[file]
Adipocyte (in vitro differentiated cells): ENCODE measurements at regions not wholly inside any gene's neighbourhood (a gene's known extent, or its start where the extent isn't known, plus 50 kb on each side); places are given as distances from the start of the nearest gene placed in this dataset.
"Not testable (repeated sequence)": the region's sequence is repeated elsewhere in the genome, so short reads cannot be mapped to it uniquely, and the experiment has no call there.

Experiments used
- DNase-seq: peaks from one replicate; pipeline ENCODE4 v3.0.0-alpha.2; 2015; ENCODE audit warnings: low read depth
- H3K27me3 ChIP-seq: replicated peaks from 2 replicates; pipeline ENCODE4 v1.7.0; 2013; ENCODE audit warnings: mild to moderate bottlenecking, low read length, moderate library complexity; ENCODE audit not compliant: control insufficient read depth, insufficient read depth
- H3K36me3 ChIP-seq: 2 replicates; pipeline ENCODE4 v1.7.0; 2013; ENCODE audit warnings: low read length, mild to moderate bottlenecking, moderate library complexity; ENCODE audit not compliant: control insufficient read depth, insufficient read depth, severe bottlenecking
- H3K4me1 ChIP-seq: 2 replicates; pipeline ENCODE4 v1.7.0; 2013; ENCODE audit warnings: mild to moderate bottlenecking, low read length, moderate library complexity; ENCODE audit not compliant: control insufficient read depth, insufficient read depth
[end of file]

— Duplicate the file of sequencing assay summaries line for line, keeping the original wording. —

Adipocyte (in vitro differentiated cells): ENCODE measurements at regions not wholly inside any gene's neighbourhood (a gene's known extent, or its start where the extent isn't known, plus 50 kb on each side); places are given as distances from the start of the nearest gene placed in this dataset.
"Not testable (repeated sequence)": the region's sequence is repeated elsewhere in the genome, so short reads cannot be mapped to it uniquely, and the experiment has no call there.

Experiments used
- DNase-seq: peaks from one replicate; pipeline ENCODE4 v3.0.0-alpha.2; 2015; ENCODE audit warnings: low read depth
- H3K27me3 ChIP-seq: replicated peaks from 2 replicates; pipeline ENCODE4 v1.7.0; 2013; ENCODE audit warnings: mild to moderate bottlenecking, low read length, moderate library complexity; ENCODE audit not compliant: control insufficient read depth, insufficient read depth
- H3K36me3 ChIP-seq: 2 replicates; pipeline ENCODE4 v1.7.0; 2013; ENCODE audit warnings: low read length, mild to moderate bottlenecking, moderate library complexity; ENCODE audit not compliant: control insufficient read depth, insufficient read depth, severe bottlenecking
- H3K4me1 ChIP-seq: 2 replicates; pipeline ENCODE4 v1.7.0; 2013; ENCODE audit warnings: mild to moderate bottlenecking, low read length, moderate library complexity; ENCODE audit not compliant: control insufficient read depth, insufficient read depth